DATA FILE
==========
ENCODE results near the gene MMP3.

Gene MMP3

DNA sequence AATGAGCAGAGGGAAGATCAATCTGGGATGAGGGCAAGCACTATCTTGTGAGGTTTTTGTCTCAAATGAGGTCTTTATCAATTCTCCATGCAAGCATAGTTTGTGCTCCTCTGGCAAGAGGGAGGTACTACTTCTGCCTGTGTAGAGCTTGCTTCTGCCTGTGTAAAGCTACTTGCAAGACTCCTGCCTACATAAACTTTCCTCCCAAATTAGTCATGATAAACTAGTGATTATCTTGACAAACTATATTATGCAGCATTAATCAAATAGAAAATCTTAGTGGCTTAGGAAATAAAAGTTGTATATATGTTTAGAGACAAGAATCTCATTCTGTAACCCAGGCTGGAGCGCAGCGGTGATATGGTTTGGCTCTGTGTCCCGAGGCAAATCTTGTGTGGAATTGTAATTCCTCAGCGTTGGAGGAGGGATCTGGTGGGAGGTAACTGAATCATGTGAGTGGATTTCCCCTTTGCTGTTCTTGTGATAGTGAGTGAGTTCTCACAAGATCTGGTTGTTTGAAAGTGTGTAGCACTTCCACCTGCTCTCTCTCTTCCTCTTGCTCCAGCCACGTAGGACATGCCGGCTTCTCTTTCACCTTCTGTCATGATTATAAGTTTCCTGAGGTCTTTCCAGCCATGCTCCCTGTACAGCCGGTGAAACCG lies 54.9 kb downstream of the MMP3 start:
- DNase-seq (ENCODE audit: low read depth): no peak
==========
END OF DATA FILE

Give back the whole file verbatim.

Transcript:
ENCODE results near the gene MMP3.

Gene MMP3

DNA sequence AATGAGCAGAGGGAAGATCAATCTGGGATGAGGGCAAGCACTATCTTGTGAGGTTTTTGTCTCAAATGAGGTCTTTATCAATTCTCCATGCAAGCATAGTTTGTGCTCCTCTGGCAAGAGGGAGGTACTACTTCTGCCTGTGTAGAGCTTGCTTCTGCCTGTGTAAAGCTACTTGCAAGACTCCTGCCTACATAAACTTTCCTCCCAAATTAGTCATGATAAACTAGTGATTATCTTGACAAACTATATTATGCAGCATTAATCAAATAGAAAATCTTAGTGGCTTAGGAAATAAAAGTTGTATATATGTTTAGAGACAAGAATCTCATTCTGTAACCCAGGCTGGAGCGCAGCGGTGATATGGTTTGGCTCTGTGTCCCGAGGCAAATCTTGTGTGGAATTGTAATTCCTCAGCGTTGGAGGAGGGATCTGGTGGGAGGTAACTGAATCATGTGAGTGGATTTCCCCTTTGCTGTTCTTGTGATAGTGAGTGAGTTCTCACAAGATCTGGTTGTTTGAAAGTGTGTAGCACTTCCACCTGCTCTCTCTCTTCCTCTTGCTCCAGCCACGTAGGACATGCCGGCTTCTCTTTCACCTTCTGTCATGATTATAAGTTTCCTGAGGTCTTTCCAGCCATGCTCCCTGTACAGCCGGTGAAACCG lies 54.9 kb downstream of the MMP3 start:
- DNase-seq (ENCODE audit: low read depth): no peak